6:05 – The “synagogue of Satan” was Jewish by nature, but God’s Word was not abiding in them. John was not impressed with their Jewish heritage, as many are today in the Church world.

7:15 – The Old Testament Scriptures testify of Jesus (e.g. John 5:39-40), but the majority of the Jewish people, according to Jesus, would not come to Him in order to have life.

9:15 – Jesus told the unbelieving Jews of His day that they were of their father the devil (John 8:44). Elsewhere, He referred to them as vipers/snakes, just as John the Baptist had done.

10:08 – The apostle Paul declared that Jews are not those who are Jews outwardly, or through circumcision, but those who are Jews inwardly through the circumcision of the heart (Romans 2:28-29).

11:02 – Abraham was promised to be the heir of the world. This was not limited to physical Israel (Romans 4:13). Christ is the promised Seed of Abraham, and “only true believers in Jesus Christ [are] counted as the true seed (descendants) of Abraham (Galatians 3:29).” In contradiction to these truths, John Hagee has taught that “Jewish people have a relationship with God through the Law of God…as given through Moses.” In other words, says Hagee, as long as they live in light of the Torah, they are in covenant with God. Yet the Bible makes it clear that all unbelievers, Jew or Gentile, have a covenant with death and the wrath of God abides on them (e.g. Mark 16:15-16, John 3:18, John 3:36, John 8:24).

13:00 – By extension, the synagogue of Satan today is “a humongous ‘spiritual unseen synagogue’ …made up of people who claim to know God, but they do not know Him… Beware the synagogue of Satan.”

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All posts on the subject of Christian Zionism can be found here.

My Desire for Ethnic Cleansing is More Righteous Than Yours


My Desire for Ethnic Cleansing is More Righteous than Yours

By Adam Maarschalk (June 11, 2010)

What does former Arkansas governor Mike Huckabee have in common with White House reporter Helen Thomas? Not much in terms of their political leanings. As we will see momentarily, though, both have left their mark on history by calling for the ethnic cleansing of hundreds of thousands of people. Huckabee targeted the Palestinian people with his remarks, while Thomas took aim at the Jewish people. Their remarks, less than two years apart, are quite similar. Yet, remarkably, one had the nerve last weekend to lash out at the other.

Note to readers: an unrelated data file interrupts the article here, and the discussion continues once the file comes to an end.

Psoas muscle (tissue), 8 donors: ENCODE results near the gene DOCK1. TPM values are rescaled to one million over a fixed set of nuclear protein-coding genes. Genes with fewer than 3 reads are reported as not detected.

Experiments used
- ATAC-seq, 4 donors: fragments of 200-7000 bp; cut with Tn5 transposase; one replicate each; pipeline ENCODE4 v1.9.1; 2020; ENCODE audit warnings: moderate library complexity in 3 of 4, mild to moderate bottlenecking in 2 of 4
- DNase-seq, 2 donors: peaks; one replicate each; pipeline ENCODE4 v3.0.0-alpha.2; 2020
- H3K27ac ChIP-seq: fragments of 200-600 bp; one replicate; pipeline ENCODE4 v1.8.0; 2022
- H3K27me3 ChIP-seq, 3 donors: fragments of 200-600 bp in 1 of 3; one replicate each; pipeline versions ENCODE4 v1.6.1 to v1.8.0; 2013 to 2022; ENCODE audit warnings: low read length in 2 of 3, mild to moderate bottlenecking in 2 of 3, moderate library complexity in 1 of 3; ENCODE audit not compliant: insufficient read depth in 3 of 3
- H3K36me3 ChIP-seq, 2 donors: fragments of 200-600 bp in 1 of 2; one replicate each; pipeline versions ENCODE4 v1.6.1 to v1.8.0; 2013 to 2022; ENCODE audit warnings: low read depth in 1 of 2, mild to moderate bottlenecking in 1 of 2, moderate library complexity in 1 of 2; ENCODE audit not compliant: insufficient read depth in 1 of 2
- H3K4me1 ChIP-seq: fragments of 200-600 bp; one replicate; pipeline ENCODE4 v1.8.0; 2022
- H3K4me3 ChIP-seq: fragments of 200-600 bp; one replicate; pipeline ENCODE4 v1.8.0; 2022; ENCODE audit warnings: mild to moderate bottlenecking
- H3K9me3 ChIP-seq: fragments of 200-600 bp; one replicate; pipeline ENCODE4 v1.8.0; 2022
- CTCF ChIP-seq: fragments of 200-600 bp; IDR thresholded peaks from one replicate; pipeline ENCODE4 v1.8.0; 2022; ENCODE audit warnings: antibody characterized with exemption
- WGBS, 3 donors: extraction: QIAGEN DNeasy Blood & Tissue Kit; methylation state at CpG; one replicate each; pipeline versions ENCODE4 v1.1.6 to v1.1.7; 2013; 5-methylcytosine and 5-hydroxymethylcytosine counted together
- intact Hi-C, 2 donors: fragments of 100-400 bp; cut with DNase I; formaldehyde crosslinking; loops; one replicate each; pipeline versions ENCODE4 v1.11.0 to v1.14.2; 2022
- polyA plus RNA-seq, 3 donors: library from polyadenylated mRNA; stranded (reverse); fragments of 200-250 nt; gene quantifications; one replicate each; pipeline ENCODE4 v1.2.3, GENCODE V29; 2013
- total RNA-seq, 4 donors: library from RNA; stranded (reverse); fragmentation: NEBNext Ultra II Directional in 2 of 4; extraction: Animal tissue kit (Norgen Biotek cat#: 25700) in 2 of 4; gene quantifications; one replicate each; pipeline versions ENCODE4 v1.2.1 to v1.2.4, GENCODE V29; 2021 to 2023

Is there a difference between being anti-Palestinian and being anti-Semitic? Is one more righteous than the other? Is the ethnic cleansing of one group of people justifiable, while the ethnic cleansing of another group of people is not? First, let’s consider Mike Huckabee’s analysis of the remarks made by Helen Thomas, which he rightfully saw as inappropriate, and then we’ll take a look at similar remarks made by Huckabee himself in 2008:

VIDEO SOURCE

Here’s a quick summary of what we see in this video:

[1] Mike Huckabee, hosting a segment on Fox News, cuts away to a video clip of Senior White House correspondent Helen Thomas being asked for her comments on Israel. She utters the now famous words, “Tell them [the Jews] to get the hell out of Palestine.” She states that the Jews have occupied the land of Palestine, and they should therefore “go home [to] Poland, Germany, and America and everywhere else [they came from].”

[2] Huckabee compares Helen’s words to Mexicans living in America being asked to go back to Mexico, to a KKK member suggesting that all African Americans go back to Africa, and to Native Americans asking that all white people go back to where they came from.

PHOTO SOURCE (Primary source unknown)

[3] Huckabee then acknowledges that Helen Thomas has since apologized for her remarks, but calls her apology “pretty lame.” This, by the way, is the apology she posted on her website:

“I deeply regret my comments I made last week regarding the Israelis and the Palestinians. They do not reflect my heart-felt belief that peace will come to the Middle East only when all parties recognize the need for mutual respect and tolerance. May that day come soon.”

[4] Huckabee calls her original comments “outrageous, anti-semitic, racist, indefensible…”

[5] Huckabee declares that the Jews living in Israel “are home.” To emphasize his point, he adds, “Read Genesis 15, Exodus 23, Numbers 34. That’s why they are where they are. Helen, I’ve got a suggestion. Maybe it’s time for you to go home.”

[6] Huckabee says that Thomas, because of her comments, can no longer be an objective journalist, and she ought to be soundly rebuked by “her pals in the press corps.”

However, as Raw Story author Stephen C. Webster points out, Huckabee has his own “outrageous” comments to answer for:

There’s a saying about how people who live in glass houses should take care to avoid throwing stones. Former Arkansas Governor Mike Huckabee appears to be ignoring that age-old advice, taking several moments…to attack veteran White House reporter Helen Thomas over her opinion on the Israel-Palestine conflict — in spite of his own remarkably similar comments on Palestinians.

Webster points out that Huckabee shared the following thoughts in August 2008 with World Net Daily:

Because of the limited footprint of real estate they have, it’s not practical for Israel to give up any land. The two-state solution is no solution, but will cause only problems… It’s unimaginable. The city [of Jerusalem] must remain under Jewish sovereignty… There is only one place on earth where the Jewish people could have a homeland that is consistent with their roots, whereas the Palestinians can create their homeland in many other places in the Middle East, outside Israel.